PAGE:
Baht likely to face near-term volatility
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Baht likely to face near-term volatility

The baht is likely to be volatile in the near term, pending clear signs from the US Federal Reserve (Fed) concerning interest rate cuts, with the Thai currency expected to slide to 37.25 baht to the dollar within 1-3 months, bouncing back to 36 to the greenback by yearend, says Kasikorn Research Centre (K-Research).

The baht edged down in line with other regional currencies to 36.8 to the dollar Monday morning, compared to Friday’s close of 36.72, as the greenback rebounded slightly ahead of the release in the US of April’s consumer price index and producer price index later in the week, said Kanjana Chockpisansin, head of the research, banking and financial sector at the think-tank.

Inflation expectations released on Friday by the University of Michigan, in which one-year inflation expectations rose to a six-month high of 3.5% in May versus 3.2% last month, while five-year expectations also rose to 3.1% from 3%, supported the market’s forecast of “high for longer” US interest rates, she said.

“We anticipate the Thai economy will stage a rebound from the second quarter but the baht would remain under the influence of the US interest rate trajectory,” she told the Bangkok Post.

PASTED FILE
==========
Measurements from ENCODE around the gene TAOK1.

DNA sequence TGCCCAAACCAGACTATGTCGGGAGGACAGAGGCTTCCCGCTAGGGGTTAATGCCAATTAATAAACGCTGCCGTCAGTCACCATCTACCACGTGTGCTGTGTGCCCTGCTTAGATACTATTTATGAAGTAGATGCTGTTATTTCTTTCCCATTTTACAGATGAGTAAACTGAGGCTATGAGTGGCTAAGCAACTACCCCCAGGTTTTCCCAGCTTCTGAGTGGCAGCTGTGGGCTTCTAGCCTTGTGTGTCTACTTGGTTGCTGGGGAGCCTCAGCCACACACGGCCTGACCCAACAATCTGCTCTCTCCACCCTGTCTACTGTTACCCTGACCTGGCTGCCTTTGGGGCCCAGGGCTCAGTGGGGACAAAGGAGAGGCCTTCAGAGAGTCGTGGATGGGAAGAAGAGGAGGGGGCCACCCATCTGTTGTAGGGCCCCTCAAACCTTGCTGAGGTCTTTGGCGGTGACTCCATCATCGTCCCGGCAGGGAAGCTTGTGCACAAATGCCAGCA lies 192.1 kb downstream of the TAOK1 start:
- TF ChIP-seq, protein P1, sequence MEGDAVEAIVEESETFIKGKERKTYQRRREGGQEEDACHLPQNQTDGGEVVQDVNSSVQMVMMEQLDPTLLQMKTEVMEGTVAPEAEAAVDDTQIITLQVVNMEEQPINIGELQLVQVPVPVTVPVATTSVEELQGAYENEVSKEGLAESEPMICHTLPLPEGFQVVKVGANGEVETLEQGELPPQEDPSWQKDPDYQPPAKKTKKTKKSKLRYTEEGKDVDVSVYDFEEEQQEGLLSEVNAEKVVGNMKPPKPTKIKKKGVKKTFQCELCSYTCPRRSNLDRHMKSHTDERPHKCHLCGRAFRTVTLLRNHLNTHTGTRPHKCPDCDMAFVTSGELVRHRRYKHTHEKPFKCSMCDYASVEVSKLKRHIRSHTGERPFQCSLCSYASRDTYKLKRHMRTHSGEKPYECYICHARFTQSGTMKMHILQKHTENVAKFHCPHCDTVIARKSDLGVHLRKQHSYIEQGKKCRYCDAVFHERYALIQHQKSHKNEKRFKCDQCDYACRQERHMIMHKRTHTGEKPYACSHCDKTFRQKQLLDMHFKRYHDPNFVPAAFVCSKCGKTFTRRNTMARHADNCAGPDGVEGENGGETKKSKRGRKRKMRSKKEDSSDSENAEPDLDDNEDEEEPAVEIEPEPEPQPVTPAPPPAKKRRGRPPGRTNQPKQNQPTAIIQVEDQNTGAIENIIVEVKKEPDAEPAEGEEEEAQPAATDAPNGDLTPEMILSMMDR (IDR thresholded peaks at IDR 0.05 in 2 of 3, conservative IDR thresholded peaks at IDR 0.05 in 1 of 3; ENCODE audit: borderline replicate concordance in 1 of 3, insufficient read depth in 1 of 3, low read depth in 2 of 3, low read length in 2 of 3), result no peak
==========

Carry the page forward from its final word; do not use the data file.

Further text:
As soon as the Fed makes its stance clear on the rate cuts, which is expected no later than the end of the third quarter, that would support the Thai unit’s strength to 36 baht to the dollar by yearend, Ms Kanjana said.

BMI, a unit of Fitch Solutions Group, shared a similar view, saying eventual stabilisation of monetary conditions would pave the way for the currency to stablise.

According to BMI, the baht has depreciated by nearly 7% year-to-date, making it one of the worst-performing currencies in the region.

“We are not ruling out any further spikes in volatility of the baht. Much of this will be led by the constant repricing of interest rate expectations in the US. Upside pressures on the dollar should fade once market expectations stabilise and the Fed begins its first cut, which is likely to happen in July,” said the London-based research firm.

The Bank of Thailand is poised to begin easing earlier than the Fed.

“A possible 25-basis-point cut in June would put the [central] bank ahead of the Fed in its loosening cycle, which could induce short-term pressure on the baht. Yet, we think the bank will be mindful of cutting rates too extensively due to elevated household debt and currency stability concerns,” BMI said.

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